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5PSQ-068 The hospital pharmacist‘s interventions in the post-marketing pharmacovigilance of anti-asthmatic biologics: a real-life analysis
  1. M Santonocito1,
  2. C Botto1,
  3. G Cancellieri1,
  4. E De Luca1,
  5. P Polidori2
  1. 1Università degli Studi di Palermo, Ssfo-Scuola di Specializzazione in Farmacia Ospedaliera, Palermo, Italy
  2. 2Ospedali Riuniti Villa Sofia – Cervello, UOC Farmacia, Palermo, Italy


Background and Importance Pharmacovigilance is an important tool for monitoring drug post-marketing safety. Hospital Pharmacist (HP) plays a primary role in the identification of suspected Adverse Drug Reaction (ADRs) due to his direct contact with the patient. In fact, through the application of indirect pharmacovigilance tools in a real-life context, can lead to the identification of hidden or underestimated ADRs.

Aim and Objectives The aim of the study was to evaluate the increase of suspected ADRs reports to biological drugs for the treatment of severe refractory hypereosinophilic asthma (omalizumab, dupilumab, mepolizumab and benralizumab) obtained following the interventions of HP.

Material and Methods A 7-months (October 2022 to May 2023) post-marketing safety study was conducted. The data were collected via a questionnaire consisting of two sections: general data (sex, age, comorbidities, drugs taken and start of therapy) and list reporting the most common side effects where the patient can indicate one or more suspected ADRs among those reported and/or enter any side effect that is potentially linked to the drug. The questionnaire was illustrated and given to the patients at the time of dispensing. The data were also compared with the clinical trials and all adverse reactions reported by patients were entered into the pharmacovigilance network.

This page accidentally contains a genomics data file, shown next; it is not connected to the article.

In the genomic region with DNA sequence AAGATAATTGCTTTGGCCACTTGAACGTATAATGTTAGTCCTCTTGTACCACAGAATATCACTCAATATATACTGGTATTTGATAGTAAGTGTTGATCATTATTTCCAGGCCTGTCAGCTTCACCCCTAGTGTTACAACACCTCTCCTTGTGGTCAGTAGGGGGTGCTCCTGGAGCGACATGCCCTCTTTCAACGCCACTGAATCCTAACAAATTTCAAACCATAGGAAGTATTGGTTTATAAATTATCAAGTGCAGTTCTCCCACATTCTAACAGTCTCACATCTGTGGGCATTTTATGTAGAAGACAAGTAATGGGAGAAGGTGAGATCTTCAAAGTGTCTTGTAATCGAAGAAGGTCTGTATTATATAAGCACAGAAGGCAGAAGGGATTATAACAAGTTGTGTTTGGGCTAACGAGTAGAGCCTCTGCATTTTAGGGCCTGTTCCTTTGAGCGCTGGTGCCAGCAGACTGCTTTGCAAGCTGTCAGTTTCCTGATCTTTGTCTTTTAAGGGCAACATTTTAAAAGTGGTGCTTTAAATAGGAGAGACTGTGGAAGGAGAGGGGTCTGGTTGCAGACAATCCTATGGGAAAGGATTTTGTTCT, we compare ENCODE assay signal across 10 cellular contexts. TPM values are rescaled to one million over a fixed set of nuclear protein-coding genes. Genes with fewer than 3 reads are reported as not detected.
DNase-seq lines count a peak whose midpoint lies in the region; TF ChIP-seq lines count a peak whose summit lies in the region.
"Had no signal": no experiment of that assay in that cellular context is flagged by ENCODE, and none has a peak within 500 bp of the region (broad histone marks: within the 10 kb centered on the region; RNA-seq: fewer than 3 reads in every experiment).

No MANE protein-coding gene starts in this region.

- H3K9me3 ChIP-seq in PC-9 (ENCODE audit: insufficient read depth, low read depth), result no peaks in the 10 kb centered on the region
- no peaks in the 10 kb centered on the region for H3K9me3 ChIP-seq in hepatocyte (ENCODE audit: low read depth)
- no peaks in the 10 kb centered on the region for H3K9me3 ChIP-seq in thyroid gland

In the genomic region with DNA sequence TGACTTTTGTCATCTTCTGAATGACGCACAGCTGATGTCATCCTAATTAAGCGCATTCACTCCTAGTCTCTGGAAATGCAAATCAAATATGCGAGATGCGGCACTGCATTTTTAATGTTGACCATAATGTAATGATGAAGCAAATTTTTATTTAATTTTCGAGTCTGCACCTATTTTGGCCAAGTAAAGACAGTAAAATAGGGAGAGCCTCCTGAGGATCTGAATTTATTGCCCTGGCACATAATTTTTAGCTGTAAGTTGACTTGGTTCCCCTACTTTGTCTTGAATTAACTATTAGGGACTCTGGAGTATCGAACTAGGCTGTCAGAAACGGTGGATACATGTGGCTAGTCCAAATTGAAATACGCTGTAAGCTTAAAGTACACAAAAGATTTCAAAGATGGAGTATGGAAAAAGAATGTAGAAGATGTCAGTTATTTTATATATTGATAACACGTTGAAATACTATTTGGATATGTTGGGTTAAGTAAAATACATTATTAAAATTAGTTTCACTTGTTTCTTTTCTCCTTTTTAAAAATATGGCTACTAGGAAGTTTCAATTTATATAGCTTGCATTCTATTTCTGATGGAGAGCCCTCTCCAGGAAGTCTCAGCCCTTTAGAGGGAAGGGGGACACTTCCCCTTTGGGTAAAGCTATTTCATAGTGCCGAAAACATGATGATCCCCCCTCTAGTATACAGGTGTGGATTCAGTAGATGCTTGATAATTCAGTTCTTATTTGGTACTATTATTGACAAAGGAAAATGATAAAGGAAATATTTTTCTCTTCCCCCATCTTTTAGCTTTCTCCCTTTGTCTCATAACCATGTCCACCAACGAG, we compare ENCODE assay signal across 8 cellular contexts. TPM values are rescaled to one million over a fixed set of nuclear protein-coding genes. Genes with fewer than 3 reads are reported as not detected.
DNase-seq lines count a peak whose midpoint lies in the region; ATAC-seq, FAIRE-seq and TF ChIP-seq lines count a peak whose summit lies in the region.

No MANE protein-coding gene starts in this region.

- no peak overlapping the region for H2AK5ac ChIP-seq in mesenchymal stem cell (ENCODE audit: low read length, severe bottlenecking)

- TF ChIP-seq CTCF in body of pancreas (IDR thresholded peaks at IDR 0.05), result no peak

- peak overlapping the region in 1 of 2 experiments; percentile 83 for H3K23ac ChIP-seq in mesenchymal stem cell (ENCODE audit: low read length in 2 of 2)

Results Initially there were no reports of ADRs for any of the drugs considered. Following the HP’s interventions, 55% (55/100) of patients reported one or more adverse reactions (Mepolizumab 65%, 26/40; dupilumab 54.5%, 12/22; omalizumab 53.3%, 8/15; benralizumab 39.1%, 9/23) bringing the number of reports to 122 (76 mepolizumab; 14 dupilumab; 16 omalizumab; 16 benralizumab). The study also highlighted ADRs not reported in the trials; for mepolizumab were found diffuse petechiae, haemorrhagic period and frequent urination problems with recurrent cystitis (3.5%; 1/26) while for dupilumab was found a higher incidence of herpetic development and alopecia (4.5%; 1/22). A higher percentage of pyrexia was found for benralizumab compared to trials (3%; 12/320 vs 13%; 3/26).

Conclusion and Relevance The data analysis confirmed the importance of the HP role in pharmacovigilance. The investigation in a real-world context characterised by a high heterogenicity of patient characteristics (age, comorbidity, adherence) led to an improvement in the incidence of ADRs reports and to the highlighting of side effects not detected during the clinical trials.

Conflict of Interest No conflict of interest.

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